Hands-on with Probabilistic Programming Languages

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The past week with one of my graduate classes, we read a few papers on probabilistic programming lanugages (PPLs). A few fellow students presented on the papers, and included a little hands-on demo of PPLs. They’re much more approachable than I thought!

At least in the “hello world” cases, they’re pretty much like normal programming languages with the addition of a few primitives to allow for reasoning about probabilities. In the example of CHURCH, this is the flip primitive. CHURCH uses LISP-like syntax. [1]

Without further ado here are some of the examples given.

CHURCH

Here we use the online compiler at http://v1.probmods.org/play-space.html.

[2]

The first line, display(flip), shows one coin flip (50/50) – in this case we get a` #f, or false. If we run the program again, we might get a #t. Near the end, we see that we can also call flip 0.7 which will return true with 70% likelihood. We then run this 100 times and draw a histogram (I had to right-click and view the image in a new window to see it). Here we can see that we actually got about 78%-22% on this run. If we run the program again, we get a different histogram, and with more flips we get closer to the true 70% distribution.

Prolog

To see an example of how we can use PPLs to perform inference, let’s see an example in prolog.

Follow along here.
https://rextester.com/l/prolog_online_compiler

Here we defined some facts (amy is a parent of bob, and bob is a parent of cathy). Then we defined some rules (what does it mean to be a grandparent?). Finally, at the bottom, I typed in some queries to find out of cathy is a parent of amy (no) and if amy is a grandparent of cathy (yes). Then I clicked Run it and got the output at the bottom.

In this way we see prolog has “reasoned” and created a causal chain from our question to the axioms we have.

We can also write our queries directly into the program, and print them all out.

The code for these examples can be found at these links or the bottom of this post.

I’m not sure why prolog doesn’t have this concept of printing query results. I had a lot of issues with the program not stopping (TIMEOUT) and not being sure where I should type in the queries (marked with ?- in online tutorials), versus typing in the program itself.

Other thoughts

I also learned that they’re not just toy languages for computer science people, and there are statistical researcher who use these on a daily basis.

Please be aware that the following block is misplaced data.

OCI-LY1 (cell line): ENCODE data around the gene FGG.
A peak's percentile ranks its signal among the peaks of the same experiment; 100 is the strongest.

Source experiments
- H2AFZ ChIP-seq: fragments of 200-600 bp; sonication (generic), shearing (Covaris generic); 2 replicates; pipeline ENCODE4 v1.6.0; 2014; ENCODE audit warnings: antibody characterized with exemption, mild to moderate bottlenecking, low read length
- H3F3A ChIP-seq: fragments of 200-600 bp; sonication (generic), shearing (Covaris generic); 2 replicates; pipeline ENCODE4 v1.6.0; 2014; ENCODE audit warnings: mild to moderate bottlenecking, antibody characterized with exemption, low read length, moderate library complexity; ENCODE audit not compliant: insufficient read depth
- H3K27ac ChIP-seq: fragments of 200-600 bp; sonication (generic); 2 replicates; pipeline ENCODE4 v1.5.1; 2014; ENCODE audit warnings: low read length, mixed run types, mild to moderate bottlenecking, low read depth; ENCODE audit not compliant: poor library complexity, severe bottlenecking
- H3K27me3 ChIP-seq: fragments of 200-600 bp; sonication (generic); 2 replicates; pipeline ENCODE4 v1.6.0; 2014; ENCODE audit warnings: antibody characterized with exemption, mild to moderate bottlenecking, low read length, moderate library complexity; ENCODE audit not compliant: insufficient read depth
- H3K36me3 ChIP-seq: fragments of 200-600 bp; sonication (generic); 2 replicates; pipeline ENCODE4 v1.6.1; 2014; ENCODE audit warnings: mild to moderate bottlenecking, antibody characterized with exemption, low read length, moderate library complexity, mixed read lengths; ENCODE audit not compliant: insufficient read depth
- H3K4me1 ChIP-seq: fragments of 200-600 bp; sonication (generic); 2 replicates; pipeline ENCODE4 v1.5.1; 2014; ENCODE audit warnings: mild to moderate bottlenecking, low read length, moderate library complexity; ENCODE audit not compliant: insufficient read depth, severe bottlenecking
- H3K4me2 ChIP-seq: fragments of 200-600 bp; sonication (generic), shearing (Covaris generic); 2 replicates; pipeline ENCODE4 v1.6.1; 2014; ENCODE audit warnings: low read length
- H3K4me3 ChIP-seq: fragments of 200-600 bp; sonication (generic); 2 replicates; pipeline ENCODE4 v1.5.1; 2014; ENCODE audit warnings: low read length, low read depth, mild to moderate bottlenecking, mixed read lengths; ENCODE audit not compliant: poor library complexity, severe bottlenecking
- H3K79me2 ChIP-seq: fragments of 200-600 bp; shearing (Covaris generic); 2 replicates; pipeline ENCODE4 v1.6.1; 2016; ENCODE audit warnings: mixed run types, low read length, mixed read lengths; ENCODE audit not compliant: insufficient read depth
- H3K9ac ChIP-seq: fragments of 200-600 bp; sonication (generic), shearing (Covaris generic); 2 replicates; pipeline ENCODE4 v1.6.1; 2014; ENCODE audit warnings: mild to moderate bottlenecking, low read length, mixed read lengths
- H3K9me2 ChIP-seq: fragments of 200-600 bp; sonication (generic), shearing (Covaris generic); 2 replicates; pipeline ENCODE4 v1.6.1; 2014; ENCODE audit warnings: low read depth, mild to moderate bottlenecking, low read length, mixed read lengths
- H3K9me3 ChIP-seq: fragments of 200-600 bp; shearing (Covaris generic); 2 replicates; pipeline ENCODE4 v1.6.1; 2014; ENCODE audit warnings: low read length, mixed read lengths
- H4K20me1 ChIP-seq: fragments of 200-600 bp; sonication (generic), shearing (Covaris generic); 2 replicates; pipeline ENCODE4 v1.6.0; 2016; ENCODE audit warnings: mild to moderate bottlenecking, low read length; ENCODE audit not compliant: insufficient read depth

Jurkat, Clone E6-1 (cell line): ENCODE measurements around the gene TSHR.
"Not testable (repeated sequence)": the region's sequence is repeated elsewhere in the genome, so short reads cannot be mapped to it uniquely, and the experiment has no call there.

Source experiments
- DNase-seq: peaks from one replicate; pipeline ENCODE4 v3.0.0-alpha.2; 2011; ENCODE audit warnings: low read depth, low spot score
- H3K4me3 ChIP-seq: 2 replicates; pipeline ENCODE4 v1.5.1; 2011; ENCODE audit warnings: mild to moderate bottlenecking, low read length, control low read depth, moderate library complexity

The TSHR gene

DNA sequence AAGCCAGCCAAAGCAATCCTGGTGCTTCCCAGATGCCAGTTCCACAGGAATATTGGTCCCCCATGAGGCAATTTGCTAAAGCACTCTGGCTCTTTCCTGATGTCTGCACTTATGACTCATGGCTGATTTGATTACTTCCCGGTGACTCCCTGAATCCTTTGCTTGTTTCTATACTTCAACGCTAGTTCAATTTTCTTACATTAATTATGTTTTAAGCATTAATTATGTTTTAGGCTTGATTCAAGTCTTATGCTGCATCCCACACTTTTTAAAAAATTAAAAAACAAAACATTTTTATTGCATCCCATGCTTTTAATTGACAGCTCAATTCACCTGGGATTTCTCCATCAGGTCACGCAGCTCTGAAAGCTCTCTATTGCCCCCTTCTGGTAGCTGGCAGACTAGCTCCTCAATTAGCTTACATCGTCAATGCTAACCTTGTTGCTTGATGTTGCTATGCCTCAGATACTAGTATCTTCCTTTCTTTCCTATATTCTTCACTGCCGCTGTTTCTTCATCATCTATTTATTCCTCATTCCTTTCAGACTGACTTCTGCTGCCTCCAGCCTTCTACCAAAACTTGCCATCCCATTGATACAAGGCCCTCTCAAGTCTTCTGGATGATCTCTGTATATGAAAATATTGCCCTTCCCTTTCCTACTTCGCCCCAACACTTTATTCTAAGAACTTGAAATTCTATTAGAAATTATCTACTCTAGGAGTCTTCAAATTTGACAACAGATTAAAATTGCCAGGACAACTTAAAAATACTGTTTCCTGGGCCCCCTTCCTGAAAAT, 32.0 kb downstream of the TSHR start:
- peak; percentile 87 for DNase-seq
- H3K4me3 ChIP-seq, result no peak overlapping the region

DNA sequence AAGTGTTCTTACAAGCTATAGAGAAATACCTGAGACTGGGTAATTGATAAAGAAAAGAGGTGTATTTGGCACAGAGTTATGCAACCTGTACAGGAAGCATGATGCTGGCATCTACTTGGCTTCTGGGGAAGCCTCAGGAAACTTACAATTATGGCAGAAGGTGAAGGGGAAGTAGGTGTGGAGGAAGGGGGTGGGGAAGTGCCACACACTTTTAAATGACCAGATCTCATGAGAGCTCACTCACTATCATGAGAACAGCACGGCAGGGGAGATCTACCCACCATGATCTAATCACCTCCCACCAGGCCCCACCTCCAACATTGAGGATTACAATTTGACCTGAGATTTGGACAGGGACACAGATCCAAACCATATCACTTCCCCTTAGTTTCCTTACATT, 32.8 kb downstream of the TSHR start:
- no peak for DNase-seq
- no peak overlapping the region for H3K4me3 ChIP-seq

Footnotes

[1] The instructor said something like “Yea I feel like all these probabilistic programming languages and always in some obscure language. For instance CHURCH targets the niche that knows both LISP and the relevant statistical concepts. They’re mostly useful for the authors.”

[2] Note: Like LISP, the strange operator order is Polish notation.

Appendix

CHURCH

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(display(flip))

(display(+ 2 2))
(display(equal? #f #t))

(define x (list 1 2 3))
(define (square x)
(* x x)
(display (square 6))

(define (flip-biased-coin)
(flip 0.7))

(hist (repeat 100 flip-biased-coin))

Prolog 1

This should be input in their entirety into the coding area, and then run.

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% Facts
parent(amy, bob).
parent(bob, cathy).

% Rules
grandparent(X, Z) :- parent(X, Y), parent(Y, Z).
ancestor(X, Y) :- parent(X, Y).
ancestor(X, Z) :- parent(X, Z), ancestor(X, Z).

% Run program with ?- prompt
?- writeln(‘hello world’), nl.

Prolog 2

This should be input in their entirety into the coding area, and then run.

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program :- write(‘Hello, world!’), nl.
parent(amy, bob).
parent(bob, cathy).
grandparent(X, Z) :- parent(X, Y), parent(Y, Z).
ancestor(X, Y) :- parent(X, Y).
ancestor(X, Y) :- parent(X, Z), ancestor(Z, Y).

printqueries :-
forall(query(Q), (Q -> writeln(yes:Q) ; writeln(no:Q))).

query(parent(amy, cathy)).
query(parent(bob, cathy)).
query(grandparent(amy, cathy)).
query(ancestor(amy, cathy)).

:- program.
:- printqueries.

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